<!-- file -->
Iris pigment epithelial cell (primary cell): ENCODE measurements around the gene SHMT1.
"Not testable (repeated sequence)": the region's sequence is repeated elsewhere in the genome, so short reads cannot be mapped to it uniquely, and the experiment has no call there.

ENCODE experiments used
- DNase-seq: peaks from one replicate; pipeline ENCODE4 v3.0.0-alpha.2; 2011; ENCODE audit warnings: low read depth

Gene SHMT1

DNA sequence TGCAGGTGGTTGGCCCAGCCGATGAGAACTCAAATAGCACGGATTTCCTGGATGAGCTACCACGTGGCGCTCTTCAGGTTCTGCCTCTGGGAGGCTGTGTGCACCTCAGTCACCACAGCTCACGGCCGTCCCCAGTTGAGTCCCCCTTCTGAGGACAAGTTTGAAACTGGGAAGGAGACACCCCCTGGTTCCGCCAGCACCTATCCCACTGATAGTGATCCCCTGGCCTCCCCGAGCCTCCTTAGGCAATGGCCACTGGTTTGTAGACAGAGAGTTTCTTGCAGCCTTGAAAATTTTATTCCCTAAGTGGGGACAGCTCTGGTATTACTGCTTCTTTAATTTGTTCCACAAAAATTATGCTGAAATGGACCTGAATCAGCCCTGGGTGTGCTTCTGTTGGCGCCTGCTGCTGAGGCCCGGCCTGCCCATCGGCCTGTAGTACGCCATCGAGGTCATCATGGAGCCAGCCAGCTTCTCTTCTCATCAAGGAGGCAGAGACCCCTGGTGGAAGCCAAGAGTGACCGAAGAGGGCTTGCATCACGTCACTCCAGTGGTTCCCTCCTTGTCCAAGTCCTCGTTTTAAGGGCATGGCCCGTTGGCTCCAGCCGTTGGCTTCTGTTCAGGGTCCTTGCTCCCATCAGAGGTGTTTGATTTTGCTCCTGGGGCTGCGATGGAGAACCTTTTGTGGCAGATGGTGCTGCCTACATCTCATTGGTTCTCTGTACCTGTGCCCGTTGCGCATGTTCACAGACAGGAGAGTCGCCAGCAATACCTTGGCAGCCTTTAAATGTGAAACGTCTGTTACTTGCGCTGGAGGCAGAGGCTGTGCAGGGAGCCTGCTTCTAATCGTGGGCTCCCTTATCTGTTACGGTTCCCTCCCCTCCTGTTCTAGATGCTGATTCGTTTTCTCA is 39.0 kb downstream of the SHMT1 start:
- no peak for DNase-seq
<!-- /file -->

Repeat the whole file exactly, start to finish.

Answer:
Iris pigment epithelial cell (primary cell): ENCODE measurements around the gene SHMT1.
"Not testable (repeated sequence)": the region's sequence is repeated elsewhere in the genome, so short reads cannot be mapped to it uniquely, and the experiment has no call there.

ENCODE experiments used
- DNase-seq: peaks from one replicate; pipeline ENCODE4 v3.0.0-alpha.2; 2011; ENCODE audit warnings: low read depth

Gene SHMT1

DNA sequence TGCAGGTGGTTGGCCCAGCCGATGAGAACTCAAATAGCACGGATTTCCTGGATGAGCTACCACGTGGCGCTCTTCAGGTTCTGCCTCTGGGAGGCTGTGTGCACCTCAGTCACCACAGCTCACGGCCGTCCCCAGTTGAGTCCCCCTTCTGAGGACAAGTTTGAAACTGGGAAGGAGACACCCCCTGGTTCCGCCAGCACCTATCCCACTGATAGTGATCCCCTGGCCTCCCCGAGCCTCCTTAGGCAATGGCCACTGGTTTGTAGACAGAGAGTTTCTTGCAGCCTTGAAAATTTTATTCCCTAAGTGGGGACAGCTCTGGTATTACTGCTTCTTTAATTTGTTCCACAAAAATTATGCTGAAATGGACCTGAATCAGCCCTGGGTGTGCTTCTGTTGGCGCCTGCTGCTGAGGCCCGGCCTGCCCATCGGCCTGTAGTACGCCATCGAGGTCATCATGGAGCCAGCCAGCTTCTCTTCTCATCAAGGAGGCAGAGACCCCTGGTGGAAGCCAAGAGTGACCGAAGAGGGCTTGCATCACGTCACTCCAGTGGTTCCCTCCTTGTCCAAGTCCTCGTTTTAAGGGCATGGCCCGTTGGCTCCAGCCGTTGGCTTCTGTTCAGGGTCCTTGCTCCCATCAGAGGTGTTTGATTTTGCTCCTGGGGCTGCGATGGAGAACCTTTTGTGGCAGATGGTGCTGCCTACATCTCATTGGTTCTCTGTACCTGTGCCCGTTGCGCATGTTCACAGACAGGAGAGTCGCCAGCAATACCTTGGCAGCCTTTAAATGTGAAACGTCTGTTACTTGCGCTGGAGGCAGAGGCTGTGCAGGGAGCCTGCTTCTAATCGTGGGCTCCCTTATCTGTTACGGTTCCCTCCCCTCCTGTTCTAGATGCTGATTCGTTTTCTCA is 39.0 kb downstream of the SHMT1 start:
- no peak for DNase-seq